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Overwatch Esports: How is 2018 shaping up?

2018 could make or break Overwatch esports.
Overwatch Esports: How is 2018 shaping up?
Professional Overwatch has been in and out of the spotlight over the better half of the last two years, but it will soon dominate esports conversations with Overwatch League right around the corner. Multiple millions of dollars have been poured into Blizzard’s league, and we’re about to see if it all pays off. Let’s look at how Overwatch esports can meet and overcome some challenges it faces in the new year.

Overwatch League aims to be more of a cultural force than a traditional esport

One of the most common issues with Overwatch discussions is that they often try to compare Overwatch esports to that of CS:GO or even PUBG. On the surface, it’s easy and seductive to get lost in these cyclical battles that ignore key differences between what Blizzard is doing, and what has already been done. It isn’t about looking at Overwatch League in terms of existing esports paradigms, but rather how Blizzard is hoping to transcend the old ways to bring about a new era of professional gaming. Don’t misunderstand me on this point. I’m not saying that this is what’s going to happen. Part of the excitement of 2018 is seeing if this becomes a sustainable reality. However, if the trajectory of Overwatch League is much different than that of existing LAN circuits, trying to force a traditional esports boot on its foot becomes pointless. Instead, look at the bigger picture - Blizzard is trying to make the esports product more appealing to mainstream culture. A large component of this will come from advertising and brand saturation in established, trusted, local sources. The San Francisco Chronicle, for example, published an article that introduced the Shock to a huge number of local readers. Likewise, the Los Angeles Times wrote a piece on the Blizzard Arena opening in Burbank, California, that featured Mike Morhaime, CEO of Blizzard Entertainment. Articles like these can help boost the visibility of Overwatch League to an audience that might not have cared much about esports before. Merchandising and brand recognition are also tied into the overall picture. You may have noticed in the preseason that all of the jerseys have the same basic design, though with team-specific colors and logos. Since Overwatch League is meant to emulate a professional sports league, this will help fans tell Overwatch League players apart from players in other esports. Of course, you can also buy a shirt or jersey of your own to help support the league and spread the word as well. Last, but definitely not least, Blizzard must find ways of proving to people that esports and Overwatch are more than “just games”. Collegiate esports are nothing new, but Blizzard has really amped up their presence in that arena. Announced just yesterday, Blizzard and Tespa will be bringing Overwatch to the Fiesta Bowl, an American college football event, next February 17. Earlier this year, University of California, Irvine, announced that it will be issuing Overwatch scholarships to students who qualify. If Blizzard keeps developing this side of esports, their goals for Overwatch League may be realised more sooner than later.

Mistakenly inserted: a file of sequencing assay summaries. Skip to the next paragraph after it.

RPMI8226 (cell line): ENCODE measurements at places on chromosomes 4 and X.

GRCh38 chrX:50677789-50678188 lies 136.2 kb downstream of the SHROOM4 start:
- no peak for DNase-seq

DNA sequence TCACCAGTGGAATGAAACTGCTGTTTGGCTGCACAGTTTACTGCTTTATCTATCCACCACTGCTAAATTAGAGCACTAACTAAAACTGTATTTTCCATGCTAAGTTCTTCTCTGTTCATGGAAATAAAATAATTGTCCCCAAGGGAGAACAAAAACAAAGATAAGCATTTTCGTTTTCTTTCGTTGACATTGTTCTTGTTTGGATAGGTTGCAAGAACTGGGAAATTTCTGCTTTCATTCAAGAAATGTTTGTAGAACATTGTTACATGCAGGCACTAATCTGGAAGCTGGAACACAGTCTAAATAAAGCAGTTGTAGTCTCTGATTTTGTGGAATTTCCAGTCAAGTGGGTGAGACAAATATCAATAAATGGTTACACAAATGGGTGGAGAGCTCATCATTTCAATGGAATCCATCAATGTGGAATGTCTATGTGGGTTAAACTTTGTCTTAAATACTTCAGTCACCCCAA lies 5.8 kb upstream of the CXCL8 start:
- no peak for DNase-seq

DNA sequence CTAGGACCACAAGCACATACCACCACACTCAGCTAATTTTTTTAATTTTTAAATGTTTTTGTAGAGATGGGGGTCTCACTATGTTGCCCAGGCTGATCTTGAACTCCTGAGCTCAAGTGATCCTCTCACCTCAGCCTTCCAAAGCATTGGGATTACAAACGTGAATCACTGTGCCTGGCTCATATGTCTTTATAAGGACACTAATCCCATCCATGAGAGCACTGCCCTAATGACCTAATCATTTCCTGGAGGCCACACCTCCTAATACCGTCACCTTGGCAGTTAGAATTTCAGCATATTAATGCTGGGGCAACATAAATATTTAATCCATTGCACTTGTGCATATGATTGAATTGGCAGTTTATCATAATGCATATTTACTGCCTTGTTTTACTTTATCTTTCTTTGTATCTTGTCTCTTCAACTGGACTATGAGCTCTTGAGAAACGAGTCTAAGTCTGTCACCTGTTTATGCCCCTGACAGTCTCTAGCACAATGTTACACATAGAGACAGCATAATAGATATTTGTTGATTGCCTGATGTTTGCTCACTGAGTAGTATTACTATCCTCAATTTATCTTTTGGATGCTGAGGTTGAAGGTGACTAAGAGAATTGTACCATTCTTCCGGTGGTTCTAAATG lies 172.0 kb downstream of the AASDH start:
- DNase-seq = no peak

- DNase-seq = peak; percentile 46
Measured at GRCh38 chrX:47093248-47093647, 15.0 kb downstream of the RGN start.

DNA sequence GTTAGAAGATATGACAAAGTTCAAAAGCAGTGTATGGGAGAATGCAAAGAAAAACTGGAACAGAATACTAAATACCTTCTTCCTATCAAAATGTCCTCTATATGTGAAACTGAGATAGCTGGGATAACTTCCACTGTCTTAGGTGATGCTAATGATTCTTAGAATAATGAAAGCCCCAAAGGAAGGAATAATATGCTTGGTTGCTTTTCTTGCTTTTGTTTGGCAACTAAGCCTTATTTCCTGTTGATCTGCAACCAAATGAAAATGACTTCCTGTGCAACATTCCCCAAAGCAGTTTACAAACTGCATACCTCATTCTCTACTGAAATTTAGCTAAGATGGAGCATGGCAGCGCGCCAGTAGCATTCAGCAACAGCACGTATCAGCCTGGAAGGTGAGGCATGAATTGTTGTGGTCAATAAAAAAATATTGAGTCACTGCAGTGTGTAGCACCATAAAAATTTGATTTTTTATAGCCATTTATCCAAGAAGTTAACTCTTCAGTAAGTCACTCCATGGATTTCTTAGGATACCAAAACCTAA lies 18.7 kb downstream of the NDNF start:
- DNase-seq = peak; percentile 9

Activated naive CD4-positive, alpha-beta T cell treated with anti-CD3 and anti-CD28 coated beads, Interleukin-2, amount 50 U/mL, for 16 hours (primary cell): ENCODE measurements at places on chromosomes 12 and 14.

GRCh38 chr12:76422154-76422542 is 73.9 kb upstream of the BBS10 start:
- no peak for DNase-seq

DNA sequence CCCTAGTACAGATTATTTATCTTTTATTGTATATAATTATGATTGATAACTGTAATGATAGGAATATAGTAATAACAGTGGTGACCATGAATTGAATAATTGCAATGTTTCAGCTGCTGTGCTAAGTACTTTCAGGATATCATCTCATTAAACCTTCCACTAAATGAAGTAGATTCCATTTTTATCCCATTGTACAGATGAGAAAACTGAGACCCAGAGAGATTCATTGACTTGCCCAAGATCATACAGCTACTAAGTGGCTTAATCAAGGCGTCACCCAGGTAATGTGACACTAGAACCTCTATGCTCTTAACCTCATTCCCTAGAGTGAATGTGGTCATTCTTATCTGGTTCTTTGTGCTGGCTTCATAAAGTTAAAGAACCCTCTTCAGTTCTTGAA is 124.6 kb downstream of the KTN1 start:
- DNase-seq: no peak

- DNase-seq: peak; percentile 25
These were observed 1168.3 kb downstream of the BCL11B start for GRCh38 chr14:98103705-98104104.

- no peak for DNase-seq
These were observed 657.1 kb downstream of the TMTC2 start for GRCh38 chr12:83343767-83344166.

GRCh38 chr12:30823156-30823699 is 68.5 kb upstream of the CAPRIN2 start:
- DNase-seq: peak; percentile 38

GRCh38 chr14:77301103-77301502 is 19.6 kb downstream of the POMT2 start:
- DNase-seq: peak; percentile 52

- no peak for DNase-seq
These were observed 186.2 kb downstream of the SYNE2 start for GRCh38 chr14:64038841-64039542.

Overwatch is still a difficult esport to watch

Unless you’ve been watching Overwatch for a long while, the action is often incomprehensible. Flashy plays with multiple kills are easy enough to get hyped over, but the subtleties involved in any given play or push are often missed. Blizzard did implement some new tools during the Overwatch World Cup finals that subsequently made their way into the Overwatch League preseason, but it still doesn’t feel like enough at times. One way to help spectators along would be to add quality analysts to the otherwise anemic commentator desk. While the in-game stat windows attempt to train viewers, not having anyone to really break down replays and explain everything going on is hurting the Overwatch viewing experience. Jonathan “Reinforce” Larsson, former shield tank for Misfits, was a phenomenal analyst during Overwatch Contenders, but perhaps Blizzard is looking to fill this gap with more seasoned talent. Rumors right now are that Alberto “Crumbz” Rengifo has left the League of Legends scene for Overwatch League (he’s also been retweeting Overwatch League stuff). If true, Crumbz would be joining Christopher “MonteCristo” Mykles and Erik “Doa” Lonnquist as former League of Legends personalities who have made the jump to Overwatch League. Whatever Overwatch knowledge he might be lacking will be made up for by his experience on camera. Again, Overwatch League is meant to represent an evolution in esports, and having experienced analysts and casters is another piece of the ever-growing puzzle.

Overwatch League players must respect their new roles

High drama in esports is nothing new. When you have a bunch of young competitors fighting for prize money in any sport, egos are bound to become inflated, and rules will be broken. Overwatch League has already had to deal with some behavioral issues, and the regular season hasn’t even started yet. Su-Min “Sado” Kim, tank player for the Philadelphia Fusion, is suspended for the first 30 games of the season for account boosting. Dallas Fuel tank, the wildly popular Felix “xQc” Lengyel, has a history of on-stream antics that have come into scrutiny, with his latest stint earning him a seven day account ban and potential bench time once Overwatch League starts. Two players from the Shanghai Dragons, Fang “Undead” Chao and Liu “Xushu” Junjie, were fined for sharing an account on the competitive ladder. We’ll be sure to see players held to a higher standard as Overwatch League progresses. They are professionals representing teams who invested a lot of time and money into Overwatch League, and their actions need to reflect that.